Dueling Column: Netanyahu’s visit did more harm than good

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Stephanie Piedrahita | Opinion Director


The recent visit of Israeli Prime Minister Benjamin Netanyahu has gained the attention of U.S. government officials, but not in the way he had hoped. His motive was to address Congress about Iran and how recent diplomatic talks with the country will not reduce the threat of nuclear warfare. With elections happening merely weeks from now in Israel, the White House reports that President Obama refuses to meet with Netanyahu during his unapproved visit to prevent him from using the interaction to gain influence within his political campaign. It is too much of a coincidence that the Prime Minister visits the U.S. during this timeframe and it comes off as a power move to show voters that he could take on foreign policy without fear. A recent Times of Israel article and his opponent Isaac Herzog warned the Prime Minister not to make the visit since it would cause “strategic damage to Israel’s standing and to the relationship with the United States”.

These fears were confirmed when House Speaker John Boehner broke diplomatic protocol by inviting Netanyahu without first consulting with the White House in an effort to further undermine Obama’s administration. Republicans support Netanyahu and advocate for heavier sanctions in Iran so it’s no surprise that they invited the Prime Minister in January to further challenge how the President handles foreign policy. For someone who meant to no disrespect to our president, Netanyahu still accepted the invitation knowing it would create more problems internally and therefore challenging it’s strongest international supporter. Nancy Pelosi, the House Democratic Leader, said this visit was “an insult to the intelligence of the United States” and said she was “saddened by the condescension toward our knowledge of the threat posed by Iran”. According to Reuters, 60 of 234 of the Democratic members of congress were not present in order to boycott this embarrassing political tactic but offered a separate meeting to discuss the deal with the Prime Minister who surprisingly refused. When it comes to politics, actions will always have more weight than simple words.

This is especially true when we realize that the Prime Minister’s speech happened at the same time Secretary of State John Kerry is in Geneva to discuss a deal with the Iranian Foreign Minister which limits Iran’s nuclear program in exchange for lifting sanctions that have crippled the Iranian economy. Iran has said that it’s involvement with nuclear energy is to produce electricity-like every other country that has similar programs-and are open to speaking about regulations and checks that would be put into place to ensure that no nuclear weapons were being developed. The fact is, if there is no deal then the nuclear program will still work to it’s full capacity and the “future” Netanyahu fears will only happen faster.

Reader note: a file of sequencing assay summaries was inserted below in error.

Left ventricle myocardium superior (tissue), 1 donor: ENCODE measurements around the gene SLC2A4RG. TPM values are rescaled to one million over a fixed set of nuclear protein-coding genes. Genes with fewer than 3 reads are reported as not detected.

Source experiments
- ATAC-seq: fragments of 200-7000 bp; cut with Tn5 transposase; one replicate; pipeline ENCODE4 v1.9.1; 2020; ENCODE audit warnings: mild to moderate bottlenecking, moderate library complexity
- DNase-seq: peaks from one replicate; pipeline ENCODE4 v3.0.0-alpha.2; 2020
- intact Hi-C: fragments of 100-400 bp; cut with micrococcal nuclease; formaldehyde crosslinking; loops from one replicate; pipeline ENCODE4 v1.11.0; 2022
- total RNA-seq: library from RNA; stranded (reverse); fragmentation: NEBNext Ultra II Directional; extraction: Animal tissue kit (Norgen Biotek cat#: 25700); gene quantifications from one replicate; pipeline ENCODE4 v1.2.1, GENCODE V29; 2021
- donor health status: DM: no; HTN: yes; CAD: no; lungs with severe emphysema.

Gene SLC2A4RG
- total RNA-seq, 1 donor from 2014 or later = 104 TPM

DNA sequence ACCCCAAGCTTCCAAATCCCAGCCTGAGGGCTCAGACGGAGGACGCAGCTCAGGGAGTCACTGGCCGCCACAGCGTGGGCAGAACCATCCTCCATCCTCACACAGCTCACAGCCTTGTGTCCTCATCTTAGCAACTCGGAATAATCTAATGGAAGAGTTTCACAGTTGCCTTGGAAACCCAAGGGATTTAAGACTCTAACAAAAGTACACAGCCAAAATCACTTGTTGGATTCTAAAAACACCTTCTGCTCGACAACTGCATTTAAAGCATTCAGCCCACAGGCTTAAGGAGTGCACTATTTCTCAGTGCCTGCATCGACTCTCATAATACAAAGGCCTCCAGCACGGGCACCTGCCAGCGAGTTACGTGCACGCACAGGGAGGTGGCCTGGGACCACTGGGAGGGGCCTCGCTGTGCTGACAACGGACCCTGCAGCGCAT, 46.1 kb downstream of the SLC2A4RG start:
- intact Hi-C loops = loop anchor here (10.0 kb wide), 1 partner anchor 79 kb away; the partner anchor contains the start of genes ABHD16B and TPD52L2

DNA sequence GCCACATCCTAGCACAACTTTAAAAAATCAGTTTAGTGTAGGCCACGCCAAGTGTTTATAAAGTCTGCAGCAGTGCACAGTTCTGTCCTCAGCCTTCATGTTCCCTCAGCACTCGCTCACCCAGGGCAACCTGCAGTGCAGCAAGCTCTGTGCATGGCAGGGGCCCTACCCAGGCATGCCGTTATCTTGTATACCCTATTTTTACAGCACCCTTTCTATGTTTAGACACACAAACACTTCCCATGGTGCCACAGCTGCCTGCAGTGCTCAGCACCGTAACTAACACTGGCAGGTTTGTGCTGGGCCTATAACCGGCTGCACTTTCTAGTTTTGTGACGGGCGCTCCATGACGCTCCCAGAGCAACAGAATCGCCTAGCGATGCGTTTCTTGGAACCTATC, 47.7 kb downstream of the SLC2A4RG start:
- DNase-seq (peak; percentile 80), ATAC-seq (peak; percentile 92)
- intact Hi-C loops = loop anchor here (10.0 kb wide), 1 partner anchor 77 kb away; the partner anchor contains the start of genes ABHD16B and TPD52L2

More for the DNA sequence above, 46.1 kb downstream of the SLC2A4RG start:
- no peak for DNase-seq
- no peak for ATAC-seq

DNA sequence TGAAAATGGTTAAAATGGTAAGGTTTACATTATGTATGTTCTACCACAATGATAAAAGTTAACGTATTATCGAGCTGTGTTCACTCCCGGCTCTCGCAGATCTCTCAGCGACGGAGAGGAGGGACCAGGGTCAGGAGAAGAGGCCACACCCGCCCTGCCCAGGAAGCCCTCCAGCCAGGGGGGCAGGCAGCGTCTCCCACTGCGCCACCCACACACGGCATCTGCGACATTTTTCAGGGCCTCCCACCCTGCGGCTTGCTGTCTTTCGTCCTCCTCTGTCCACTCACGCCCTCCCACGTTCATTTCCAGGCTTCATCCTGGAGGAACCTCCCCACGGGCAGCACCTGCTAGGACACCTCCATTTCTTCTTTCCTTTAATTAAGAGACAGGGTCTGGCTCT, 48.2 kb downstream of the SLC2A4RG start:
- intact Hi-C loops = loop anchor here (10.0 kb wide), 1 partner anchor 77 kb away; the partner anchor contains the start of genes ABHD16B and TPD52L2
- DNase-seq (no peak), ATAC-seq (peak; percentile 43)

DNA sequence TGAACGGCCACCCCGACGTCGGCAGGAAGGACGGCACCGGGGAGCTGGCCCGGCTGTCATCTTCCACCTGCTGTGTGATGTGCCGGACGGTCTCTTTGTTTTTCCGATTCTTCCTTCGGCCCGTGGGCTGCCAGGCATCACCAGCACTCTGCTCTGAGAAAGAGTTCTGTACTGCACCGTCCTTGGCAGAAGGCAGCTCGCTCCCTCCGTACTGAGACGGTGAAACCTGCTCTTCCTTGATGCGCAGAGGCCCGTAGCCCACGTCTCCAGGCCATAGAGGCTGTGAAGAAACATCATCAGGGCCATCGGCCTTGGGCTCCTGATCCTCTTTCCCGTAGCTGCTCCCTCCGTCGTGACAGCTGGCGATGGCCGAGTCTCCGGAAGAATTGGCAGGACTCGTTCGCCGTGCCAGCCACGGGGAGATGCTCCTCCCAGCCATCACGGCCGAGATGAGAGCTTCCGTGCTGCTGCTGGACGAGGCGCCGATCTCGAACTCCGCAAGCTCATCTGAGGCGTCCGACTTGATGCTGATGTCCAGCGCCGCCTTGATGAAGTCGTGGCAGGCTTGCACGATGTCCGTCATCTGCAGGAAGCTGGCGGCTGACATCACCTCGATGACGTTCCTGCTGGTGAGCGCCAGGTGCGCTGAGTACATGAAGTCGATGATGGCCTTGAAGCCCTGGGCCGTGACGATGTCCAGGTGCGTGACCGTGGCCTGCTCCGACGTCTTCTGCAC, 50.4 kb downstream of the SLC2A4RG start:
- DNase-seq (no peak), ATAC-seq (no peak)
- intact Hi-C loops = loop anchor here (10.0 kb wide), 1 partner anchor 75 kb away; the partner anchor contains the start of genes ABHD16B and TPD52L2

It shows that Netanyahu has no trust in our President and has taken it upon himself to interfere and potentially sabotage any progress made even though Obama agrees Iran shouldn’t have nuclear weapons. As he said in his speech, “we’re better off without [the deal]”.

So having flown all the to the United States, you would hope that Netanyahu would bring something more than this political theater spectacle but if you look over the transcript of his speech you’ll find he provides no clear alternatives. Former U.S. Ambassador of Israel Martin Indyk who had worked with Netanyahu in the past said “The prime minister should say not only what is wrong with the deal, but how to get from where we are today to a deal that he could accept.” Aside from this, Israel is developing a counter plan by secretly meeting with Saudi Arabia and planning an attack if it falls through according to The Sunday Times in Britain. Additionally, Israel is believed to have possession of nuclear power with over 80-100 nuclear warheads, with fissile material (the key element for making nuclear weapons) for an additional 200 ever since U.S. intelligence discovered it’s first nuclear facility in 1960. This means even if Iran had time to develop a nuclear weapon, Israel already has a strong enough military presence and over $20 billion in U.S. aid to be able to combat this threat and it deters Iran from beginning a war it would lose almost immediately. Netanyahu comes to the United States to speak about peace but has only hurt himself and his people by antagonizing his supporters and enemies. When it comes to the delicate situation in the Middle East, the path of peace is indeed the road less travelled and the Prime Minister needs to place more trust in U.S. and these negotiations before he starts making demands of his own.

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